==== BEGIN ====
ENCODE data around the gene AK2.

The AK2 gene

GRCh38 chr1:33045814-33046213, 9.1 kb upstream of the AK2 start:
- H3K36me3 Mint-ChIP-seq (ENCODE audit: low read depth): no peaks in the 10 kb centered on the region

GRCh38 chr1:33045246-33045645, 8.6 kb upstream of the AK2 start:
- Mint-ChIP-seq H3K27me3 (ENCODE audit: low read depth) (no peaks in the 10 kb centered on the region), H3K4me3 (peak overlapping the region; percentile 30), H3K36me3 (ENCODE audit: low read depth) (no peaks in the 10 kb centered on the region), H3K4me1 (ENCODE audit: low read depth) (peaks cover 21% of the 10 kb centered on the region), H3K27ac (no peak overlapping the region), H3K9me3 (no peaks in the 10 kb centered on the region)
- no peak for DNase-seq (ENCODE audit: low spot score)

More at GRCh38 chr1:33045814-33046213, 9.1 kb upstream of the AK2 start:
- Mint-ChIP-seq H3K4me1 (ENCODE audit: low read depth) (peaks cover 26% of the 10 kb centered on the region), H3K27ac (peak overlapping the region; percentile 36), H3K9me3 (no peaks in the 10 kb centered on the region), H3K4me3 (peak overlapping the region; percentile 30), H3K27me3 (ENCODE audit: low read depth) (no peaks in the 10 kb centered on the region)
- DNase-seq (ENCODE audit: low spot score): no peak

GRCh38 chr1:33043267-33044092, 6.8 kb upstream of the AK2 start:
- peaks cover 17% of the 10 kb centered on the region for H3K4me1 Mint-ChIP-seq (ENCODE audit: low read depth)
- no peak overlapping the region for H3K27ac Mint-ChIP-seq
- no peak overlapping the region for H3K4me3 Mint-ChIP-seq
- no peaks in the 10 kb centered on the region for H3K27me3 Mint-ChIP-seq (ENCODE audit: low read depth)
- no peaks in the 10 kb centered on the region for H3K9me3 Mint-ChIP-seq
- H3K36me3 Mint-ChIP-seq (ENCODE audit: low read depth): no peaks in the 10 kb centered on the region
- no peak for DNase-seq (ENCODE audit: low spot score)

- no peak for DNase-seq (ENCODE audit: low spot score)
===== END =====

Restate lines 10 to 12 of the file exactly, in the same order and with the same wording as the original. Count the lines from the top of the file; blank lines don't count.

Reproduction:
- DNase-seq (ENCODE audit: low spot score): no peak

GRCh38 chr1:33043267-33044092, 6.8 kb upstream of the AK2 start:
- peaks cover 17% of the 10 kb centered on the region for H3K4me1 Mint-ChIP-seq (ENCODE audit: low read depth)